Thursday, February 7th, 2008

Security Focus: JavaScript Global Namespace Pollution

Category: JavaScript, Security

>Security should always be a concern when developing client-side applications as time and time again, sites have been compromised by a lack for forethought into how users, especially malicious ones, interact with your site. GNUCitizen.org is an excellent site for staying abreast of new security exploits and the team constantly pushes the boundaries of how to exploit systems in an effort to educate the public and make systems more secure.

GNUCitizen founder pdp just published an article on how to detect malware via the JavaScript global namespace:

Namespace pollution checks are very trivial to perform. The check should be performed from a safer location such as outside of the execution sandbox or somewhere on the top before and after the user input is taken into consideration. The check is very simple really. All that needs to be done is to compare the list of registered objects with the expected list of objects. If they defer, the namespace has been polluted by something. The check can be performed by a function similar to the one discussed by the Atom database over here:

[language]function walkJSON(j, c) {
for (var i in j) {
c(i, j[i]);

if (j[i] instanceof Array || typeof(j[i]) == ‘object’) {
arguments.callee(j[i], c);
}
}
}[/language]

He goes further to explain how malware authors could bypass this check using closures:

[language](new function (window, document) {
// [evil code here]
})(window, document);[/language]

This technique will safely execute malicious code without the need to worry about polluting the whichever namespace, as long as the evil code that is enclosed within the closure does not modify the window or the document objects. DOM manipulation is acceptable since no one is crazy enough to check for DOM changes. The document object is far more complicated and walking its is hard.

So here are some questions for the Ajaxian readers:

  • Is this a big issue that merits further attention?
  • If so, what can be done to mitigate the risks?
  • What are the scenarios in which something like this could occur?

Ajaxian readers are some of the best JavaScript developers out there and I’m positive that collectively, we can determine how high of risk factor this. Either way, it’s always good to stay informed and I’m looking forward to seeing more JS security articles from GNUCitizen in the future.

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Posted by Rey Bango at 10:31 am
4 Comments

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If you are allowing third party scripts on your page (as is often done with advertising), you are pretty much at their mercy, currently. There is very little that can be done to hide the sensitive information (that might be stored in cookies, on the page, or sent on requests), or preventing malicious behavior (manipulating DOM, cookies, requests). As this article points out, checking for global modifications doesn’t help. The browser is very limited in it’s ability to sandbox execution. Within a frame, there is essentially unlimited access to resources (whether the code is from the origin server, or another server). Between frames, communication is severely limited (FIM). This is a major area of research and focus for future browser revisions.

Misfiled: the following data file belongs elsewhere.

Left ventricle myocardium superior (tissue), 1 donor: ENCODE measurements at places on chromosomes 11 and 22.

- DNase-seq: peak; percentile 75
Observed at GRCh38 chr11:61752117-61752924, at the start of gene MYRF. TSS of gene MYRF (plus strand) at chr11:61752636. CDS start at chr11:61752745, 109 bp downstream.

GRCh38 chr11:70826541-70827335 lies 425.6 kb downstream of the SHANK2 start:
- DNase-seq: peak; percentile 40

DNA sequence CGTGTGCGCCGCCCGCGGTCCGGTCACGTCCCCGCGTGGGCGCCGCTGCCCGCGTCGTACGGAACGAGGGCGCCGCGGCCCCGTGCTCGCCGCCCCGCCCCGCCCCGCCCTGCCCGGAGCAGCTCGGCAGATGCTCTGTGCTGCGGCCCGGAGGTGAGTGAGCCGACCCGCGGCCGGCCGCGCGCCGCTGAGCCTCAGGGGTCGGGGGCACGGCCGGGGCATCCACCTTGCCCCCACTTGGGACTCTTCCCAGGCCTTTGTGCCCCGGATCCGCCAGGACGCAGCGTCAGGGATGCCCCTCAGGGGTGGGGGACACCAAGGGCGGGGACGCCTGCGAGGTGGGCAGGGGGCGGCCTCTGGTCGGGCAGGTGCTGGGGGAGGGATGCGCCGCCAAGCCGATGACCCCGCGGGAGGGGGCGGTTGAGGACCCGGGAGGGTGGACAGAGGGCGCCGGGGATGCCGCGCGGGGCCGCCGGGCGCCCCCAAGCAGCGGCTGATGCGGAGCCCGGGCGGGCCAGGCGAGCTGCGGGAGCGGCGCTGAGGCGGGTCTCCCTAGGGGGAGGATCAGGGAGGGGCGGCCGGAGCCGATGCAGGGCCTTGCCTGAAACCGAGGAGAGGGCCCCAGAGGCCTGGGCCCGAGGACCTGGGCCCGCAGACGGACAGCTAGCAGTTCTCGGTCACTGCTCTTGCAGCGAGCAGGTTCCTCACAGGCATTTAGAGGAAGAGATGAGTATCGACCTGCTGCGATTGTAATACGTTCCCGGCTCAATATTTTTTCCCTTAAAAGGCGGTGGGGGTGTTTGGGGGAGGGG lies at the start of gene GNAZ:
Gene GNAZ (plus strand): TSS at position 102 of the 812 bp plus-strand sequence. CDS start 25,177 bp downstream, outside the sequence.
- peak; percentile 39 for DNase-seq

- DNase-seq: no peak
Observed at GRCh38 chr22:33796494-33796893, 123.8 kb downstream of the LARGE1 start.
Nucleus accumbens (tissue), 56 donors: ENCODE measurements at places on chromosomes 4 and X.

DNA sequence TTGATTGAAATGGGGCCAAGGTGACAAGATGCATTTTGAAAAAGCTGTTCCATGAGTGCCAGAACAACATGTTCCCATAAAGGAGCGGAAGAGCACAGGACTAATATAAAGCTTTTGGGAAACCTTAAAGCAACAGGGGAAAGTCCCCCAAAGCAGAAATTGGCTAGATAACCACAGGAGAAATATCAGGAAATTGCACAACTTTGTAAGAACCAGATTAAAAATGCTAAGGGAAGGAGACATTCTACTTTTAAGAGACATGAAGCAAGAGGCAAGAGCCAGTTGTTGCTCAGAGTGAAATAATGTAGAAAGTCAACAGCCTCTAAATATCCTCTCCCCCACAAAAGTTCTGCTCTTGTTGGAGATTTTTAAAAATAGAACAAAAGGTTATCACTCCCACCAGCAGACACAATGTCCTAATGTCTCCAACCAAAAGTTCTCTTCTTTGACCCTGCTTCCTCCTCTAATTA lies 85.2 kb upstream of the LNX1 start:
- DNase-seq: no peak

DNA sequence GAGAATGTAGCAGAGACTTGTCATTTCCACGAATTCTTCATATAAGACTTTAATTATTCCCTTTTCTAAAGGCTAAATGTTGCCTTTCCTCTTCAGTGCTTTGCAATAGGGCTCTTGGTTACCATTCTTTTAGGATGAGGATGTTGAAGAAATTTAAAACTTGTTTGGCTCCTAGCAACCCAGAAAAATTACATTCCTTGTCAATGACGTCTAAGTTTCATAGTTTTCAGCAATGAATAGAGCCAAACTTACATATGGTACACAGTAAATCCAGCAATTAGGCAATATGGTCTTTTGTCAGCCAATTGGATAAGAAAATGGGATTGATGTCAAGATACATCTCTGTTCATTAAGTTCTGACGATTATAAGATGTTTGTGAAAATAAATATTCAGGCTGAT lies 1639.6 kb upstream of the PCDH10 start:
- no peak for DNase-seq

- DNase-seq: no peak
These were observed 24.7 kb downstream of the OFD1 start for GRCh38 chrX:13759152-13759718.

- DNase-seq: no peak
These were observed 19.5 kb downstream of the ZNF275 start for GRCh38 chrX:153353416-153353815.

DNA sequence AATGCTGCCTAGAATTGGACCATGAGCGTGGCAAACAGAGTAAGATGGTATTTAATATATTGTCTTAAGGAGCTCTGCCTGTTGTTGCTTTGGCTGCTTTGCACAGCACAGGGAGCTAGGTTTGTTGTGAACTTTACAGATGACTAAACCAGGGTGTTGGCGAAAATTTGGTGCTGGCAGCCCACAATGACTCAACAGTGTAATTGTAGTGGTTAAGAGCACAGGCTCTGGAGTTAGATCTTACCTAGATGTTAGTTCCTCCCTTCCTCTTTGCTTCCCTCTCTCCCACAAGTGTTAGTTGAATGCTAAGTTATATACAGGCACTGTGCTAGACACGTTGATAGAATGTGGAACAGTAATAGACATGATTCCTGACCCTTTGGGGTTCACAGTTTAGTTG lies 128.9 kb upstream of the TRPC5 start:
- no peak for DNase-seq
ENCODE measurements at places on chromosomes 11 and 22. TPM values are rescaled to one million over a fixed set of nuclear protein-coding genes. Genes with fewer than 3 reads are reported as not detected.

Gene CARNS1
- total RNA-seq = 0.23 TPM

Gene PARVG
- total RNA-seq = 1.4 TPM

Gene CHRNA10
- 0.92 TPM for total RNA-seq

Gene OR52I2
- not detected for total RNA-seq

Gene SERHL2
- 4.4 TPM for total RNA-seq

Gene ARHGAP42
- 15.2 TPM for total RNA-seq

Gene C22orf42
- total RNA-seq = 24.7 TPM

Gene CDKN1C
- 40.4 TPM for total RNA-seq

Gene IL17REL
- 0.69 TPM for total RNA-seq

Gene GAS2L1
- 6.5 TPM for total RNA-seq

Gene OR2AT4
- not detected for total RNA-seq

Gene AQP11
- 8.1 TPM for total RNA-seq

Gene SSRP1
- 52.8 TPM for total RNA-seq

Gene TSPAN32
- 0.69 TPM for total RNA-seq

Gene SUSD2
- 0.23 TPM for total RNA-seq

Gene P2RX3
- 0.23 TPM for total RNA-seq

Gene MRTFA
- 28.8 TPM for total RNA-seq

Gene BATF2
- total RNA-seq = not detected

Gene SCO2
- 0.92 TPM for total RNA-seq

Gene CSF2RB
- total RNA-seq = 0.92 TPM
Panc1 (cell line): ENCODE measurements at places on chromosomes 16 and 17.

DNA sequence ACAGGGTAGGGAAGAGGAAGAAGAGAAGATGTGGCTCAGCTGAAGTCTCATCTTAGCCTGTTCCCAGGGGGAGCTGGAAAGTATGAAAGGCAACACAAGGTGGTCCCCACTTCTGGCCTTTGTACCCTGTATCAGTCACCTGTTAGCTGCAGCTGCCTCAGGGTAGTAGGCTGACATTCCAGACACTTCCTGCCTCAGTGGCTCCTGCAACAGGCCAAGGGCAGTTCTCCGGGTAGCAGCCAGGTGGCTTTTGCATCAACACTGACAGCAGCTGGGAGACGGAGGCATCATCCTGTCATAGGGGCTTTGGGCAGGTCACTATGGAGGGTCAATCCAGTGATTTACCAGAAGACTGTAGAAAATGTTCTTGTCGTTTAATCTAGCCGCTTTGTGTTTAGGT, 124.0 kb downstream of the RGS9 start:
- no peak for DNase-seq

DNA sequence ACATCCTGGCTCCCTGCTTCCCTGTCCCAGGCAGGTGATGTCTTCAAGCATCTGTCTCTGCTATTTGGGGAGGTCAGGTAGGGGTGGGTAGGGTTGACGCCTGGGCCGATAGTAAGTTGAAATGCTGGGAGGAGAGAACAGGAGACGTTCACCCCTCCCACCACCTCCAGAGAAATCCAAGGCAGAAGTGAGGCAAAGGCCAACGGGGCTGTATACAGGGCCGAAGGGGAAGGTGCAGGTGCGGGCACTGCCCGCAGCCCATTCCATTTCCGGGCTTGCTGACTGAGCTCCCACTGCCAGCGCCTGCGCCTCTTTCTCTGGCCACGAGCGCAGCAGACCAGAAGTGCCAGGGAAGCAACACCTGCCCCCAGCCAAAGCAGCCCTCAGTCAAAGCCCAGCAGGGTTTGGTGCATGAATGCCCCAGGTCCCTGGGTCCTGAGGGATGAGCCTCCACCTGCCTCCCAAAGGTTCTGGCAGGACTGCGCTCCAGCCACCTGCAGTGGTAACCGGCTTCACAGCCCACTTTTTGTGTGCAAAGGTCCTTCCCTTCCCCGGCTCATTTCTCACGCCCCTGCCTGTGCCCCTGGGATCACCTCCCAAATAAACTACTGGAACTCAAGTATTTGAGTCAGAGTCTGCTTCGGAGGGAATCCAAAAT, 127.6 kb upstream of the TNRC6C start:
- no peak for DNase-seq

Comment by kriszyp — February 7, 2008

There’s also the Google Caja project for fixing this in the client side with current browsers. We can’t solve this problem without sandboxing untrusted scripts, one way or another. Short of sandboxing, this discussion is likely to cascade into a game of coyote and roadrunner.

Comment by Kris Kowal — February 7, 2008

@Kris: One can certainly sandbox code by precisely the same manner which is explained in the 2nd code block of this post… via closures. If one makes sure app code with sensitive data is executed within privately scoped closures, and steer clear of the global namespace, you’re doing pretty good really. There’s no way for 3rd party code to find a private variable within a closure’s lexical pad as long as that variable is never attached to any global instance. Cheers :)

Comment by RyanGahl — February 8, 2008

When talking about “proper” malware, ie. stuff that is on your computer, it could be relatively easy to abuse things like User JavaScript in some browsers. In theory, you could chuck in a malicious UserJS file which runs on a banking website for example, and collects your information and sends it along.

Comment by Jani — February 8, 2008

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